Thirdly, although R22 is being phased out it doesn’t mean it will suddenly vanish from existence. Instead, over time stockpiles of R22 that remain after the ban will be more expensive and difficult to obtain. Unfortunately, it’s hard to say how quickly reserves will be used or how high the price will be when this occurs.
What is known is that after the January 1st, 2020 deadline, operating and maintaining a refrigeration system that is dependent on R22 will be much more expensive. Operators should think ahead by looking for ways to move away from this type of refrigerant now so they can easily make the transition when the change occurs.
HCHC phase-out timeline for Canada and the United States
2017: 75% reduction from past production baseline
2018: 85% reduction from past production baseline
2019: 90% reduction from past production baseline
2020: 95% reduction from past production baseline
3. Know your options
Prepare yourself now for the R22 phase-out by practicing this formula:
You may choose to continue running your R22-dependent system and keep it running if it’s older and close to the end of its life, in good working condition, or is inexpensive to operate and low capacity.
If you choose to continue operating your R22 industrial refrigeration equipment, you may wish to stockpile R22 now to continue its use after the phase-out. You should also be aware that the environmental risk is high and the cost to operate will go up.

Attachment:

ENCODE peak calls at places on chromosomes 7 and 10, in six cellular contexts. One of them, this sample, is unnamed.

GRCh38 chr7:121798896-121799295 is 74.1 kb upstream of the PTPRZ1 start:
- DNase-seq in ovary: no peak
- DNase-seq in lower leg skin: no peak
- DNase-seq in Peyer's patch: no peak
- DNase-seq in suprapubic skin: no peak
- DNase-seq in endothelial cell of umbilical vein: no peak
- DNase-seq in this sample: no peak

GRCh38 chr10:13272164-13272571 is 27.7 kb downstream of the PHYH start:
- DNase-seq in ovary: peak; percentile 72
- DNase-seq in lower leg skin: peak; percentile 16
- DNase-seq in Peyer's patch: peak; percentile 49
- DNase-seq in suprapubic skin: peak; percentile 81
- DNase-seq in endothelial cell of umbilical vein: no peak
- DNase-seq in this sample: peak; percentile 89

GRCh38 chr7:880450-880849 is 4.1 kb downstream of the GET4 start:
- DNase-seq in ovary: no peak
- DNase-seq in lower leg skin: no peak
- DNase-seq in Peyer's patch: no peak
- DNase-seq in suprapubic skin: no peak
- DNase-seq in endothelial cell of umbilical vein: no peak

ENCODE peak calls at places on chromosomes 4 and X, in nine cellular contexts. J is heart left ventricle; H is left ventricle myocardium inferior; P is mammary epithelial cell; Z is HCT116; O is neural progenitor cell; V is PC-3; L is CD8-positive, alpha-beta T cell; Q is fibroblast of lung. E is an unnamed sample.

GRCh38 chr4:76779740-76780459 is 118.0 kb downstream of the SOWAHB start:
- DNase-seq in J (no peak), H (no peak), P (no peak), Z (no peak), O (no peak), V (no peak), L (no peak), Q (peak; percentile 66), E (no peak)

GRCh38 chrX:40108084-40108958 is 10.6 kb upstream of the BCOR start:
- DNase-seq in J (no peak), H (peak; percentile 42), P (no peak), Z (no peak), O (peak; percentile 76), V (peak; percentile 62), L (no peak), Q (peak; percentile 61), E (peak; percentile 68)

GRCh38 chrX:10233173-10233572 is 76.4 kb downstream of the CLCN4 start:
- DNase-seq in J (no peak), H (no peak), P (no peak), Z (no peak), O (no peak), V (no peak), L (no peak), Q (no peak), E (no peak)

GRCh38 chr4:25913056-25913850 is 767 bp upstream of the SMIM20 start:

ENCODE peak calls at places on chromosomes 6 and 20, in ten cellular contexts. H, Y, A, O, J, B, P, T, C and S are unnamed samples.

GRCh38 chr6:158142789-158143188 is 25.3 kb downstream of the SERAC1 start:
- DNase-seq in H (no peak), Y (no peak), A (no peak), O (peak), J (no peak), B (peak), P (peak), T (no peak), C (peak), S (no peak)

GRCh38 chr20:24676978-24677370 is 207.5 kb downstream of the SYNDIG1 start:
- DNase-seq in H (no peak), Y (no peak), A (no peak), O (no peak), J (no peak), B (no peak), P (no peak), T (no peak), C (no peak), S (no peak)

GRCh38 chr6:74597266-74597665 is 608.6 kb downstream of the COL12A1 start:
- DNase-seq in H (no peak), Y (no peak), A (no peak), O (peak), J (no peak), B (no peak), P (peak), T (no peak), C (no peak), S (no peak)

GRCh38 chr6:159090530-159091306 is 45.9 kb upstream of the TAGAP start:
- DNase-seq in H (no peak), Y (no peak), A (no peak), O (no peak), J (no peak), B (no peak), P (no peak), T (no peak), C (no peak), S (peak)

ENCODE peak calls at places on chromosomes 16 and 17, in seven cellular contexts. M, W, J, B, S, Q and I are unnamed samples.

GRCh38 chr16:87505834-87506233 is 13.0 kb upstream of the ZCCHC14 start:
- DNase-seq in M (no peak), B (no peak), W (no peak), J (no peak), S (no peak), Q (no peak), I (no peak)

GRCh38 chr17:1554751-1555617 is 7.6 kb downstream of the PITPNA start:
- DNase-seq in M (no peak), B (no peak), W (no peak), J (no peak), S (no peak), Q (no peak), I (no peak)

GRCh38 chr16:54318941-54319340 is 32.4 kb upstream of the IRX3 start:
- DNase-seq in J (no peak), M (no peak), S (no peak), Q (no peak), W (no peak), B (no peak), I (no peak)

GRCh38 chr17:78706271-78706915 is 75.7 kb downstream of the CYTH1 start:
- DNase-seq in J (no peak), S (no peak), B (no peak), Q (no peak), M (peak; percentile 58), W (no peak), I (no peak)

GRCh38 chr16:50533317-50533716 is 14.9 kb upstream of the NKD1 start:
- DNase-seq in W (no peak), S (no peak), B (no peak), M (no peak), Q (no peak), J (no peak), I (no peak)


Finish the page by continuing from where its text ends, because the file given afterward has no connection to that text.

Retrofit your system
Upgrading your current refrigeration system with a 0 OPD, low GWP hydrofluoroolefin (HFO) alternative is a good idea if your system is young - 10 years old or less, in excellent working condition, cheap to operate and a medium to large capacity.
This will reduce the environmental risk of continuing to run an R22 system, avoid having to stockpile R22 and offer a cost-effective solution long term.
If your industrial refrigeration equipment is nearing the end of its life, is in poor working condition, expensive to operate and requires a medium to high capacity of refrigerant, replacement is a good idea.
Although this is an expensive short-term step to take, the long-term costs are relatively low since you won’t be reliant on outdated, expensive refrigerants. This also reduces the risk of operational disruption and downtime.
What Does It All Mean?
Based on the use of your industrial refrigeration system, some of these options may not be realistic. For instance, retrofitting may not be possible for all systems, and will require the inspection of an expert to determine the best course of action.
If you’re currently running a system that is leaking refrigerant, an expert would probably advise spending the money to retrofit the system. And, if you’re experiencing trouble with your system, the problems shouldn’t be ignored.
As it stands, you can continue to run your refrigeration equipment using R22, but once the ban comes into effect, the rising cost and decreasing availability of this refrigerant may force you to reevaluate your options.
One question to ask is whether it’s worthwhile to put the money into a system that will need to be replaced soon, or replace it now and avoid the hassle?
If you’re ready to talk about the life of your industrial refrigeration system and discuss your long-term options, talk to a BERG Sales Engineer today.